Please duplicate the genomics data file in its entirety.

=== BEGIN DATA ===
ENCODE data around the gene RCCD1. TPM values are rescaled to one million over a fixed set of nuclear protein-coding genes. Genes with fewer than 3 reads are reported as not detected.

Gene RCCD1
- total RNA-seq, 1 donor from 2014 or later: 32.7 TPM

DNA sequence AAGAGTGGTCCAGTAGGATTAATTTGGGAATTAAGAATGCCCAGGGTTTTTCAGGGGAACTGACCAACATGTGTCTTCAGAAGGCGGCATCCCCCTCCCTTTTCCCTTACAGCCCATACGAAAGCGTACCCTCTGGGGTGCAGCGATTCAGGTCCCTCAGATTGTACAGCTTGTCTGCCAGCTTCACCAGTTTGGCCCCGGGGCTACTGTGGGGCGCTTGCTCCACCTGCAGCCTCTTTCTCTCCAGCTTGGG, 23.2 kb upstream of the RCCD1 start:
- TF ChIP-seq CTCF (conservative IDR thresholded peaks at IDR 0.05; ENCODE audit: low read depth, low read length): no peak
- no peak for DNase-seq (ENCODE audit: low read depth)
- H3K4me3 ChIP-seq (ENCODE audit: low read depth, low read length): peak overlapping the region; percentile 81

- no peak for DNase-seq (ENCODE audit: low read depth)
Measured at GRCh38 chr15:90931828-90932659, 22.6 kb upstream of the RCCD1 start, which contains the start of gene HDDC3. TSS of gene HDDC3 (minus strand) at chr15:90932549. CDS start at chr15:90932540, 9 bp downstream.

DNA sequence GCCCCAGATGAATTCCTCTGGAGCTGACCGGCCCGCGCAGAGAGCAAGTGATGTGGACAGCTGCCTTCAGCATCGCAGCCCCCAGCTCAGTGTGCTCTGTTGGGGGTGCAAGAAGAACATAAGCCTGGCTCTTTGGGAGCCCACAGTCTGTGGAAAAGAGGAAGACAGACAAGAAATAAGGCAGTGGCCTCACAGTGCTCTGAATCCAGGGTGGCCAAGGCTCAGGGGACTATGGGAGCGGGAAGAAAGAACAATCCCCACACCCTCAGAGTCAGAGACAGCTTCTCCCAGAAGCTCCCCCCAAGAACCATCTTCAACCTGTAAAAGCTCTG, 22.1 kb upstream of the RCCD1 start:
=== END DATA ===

ENCODE data around the gene RCCD1. TPM values are rescaled to one million over a fixed set of nuclear protein-coding genes. Genes with fewer than 3 reads are reported as not detected.

Gene RCCD1
- total RNA-seq, 1 donor from 2014 or later: 32.7 TPM

DNA sequence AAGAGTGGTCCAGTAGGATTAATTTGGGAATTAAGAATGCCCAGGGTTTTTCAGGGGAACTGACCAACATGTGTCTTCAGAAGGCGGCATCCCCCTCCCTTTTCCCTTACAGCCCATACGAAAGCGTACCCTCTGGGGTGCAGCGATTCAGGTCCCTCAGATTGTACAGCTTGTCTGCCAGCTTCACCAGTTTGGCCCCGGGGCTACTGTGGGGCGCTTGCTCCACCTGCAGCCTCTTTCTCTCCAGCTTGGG, 23.2 kb upstream of the RCCD1 start:
- TF ChIP-seq CTCF (conservative IDR thresholded peaks at IDR 0.05; ENCODE audit: low read depth, low read length): no peak
- no peak for DNase-seq (ENCODE audit: low read depth)
- H3K4me3 ChIP-seq (ENCODE audit: low read depth, low read length): peak overlapping the region; percentile 81

- no peak for DNase-seq (ENCODE audit: low read depth)
Measured at GRCh38 chr15:90931828-90932659, 22.6 kb upstream of the RCCD1 start, which contains the start of gene HDDC3. TSS of gene HDDC3 (minus strand) at chr15:90932549. CDS start at chr15:90932540, 9 bp downstream.

DNA sequence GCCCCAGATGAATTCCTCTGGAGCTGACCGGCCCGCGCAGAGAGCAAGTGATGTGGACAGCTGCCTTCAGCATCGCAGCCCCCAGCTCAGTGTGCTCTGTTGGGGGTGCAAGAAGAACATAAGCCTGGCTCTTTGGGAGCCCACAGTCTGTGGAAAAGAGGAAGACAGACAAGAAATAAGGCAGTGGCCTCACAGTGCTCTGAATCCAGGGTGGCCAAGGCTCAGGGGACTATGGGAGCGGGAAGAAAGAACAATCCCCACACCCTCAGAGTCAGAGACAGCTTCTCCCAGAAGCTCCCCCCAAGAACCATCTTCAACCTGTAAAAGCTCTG, 22.1 kb upstream of the RCCD1 start: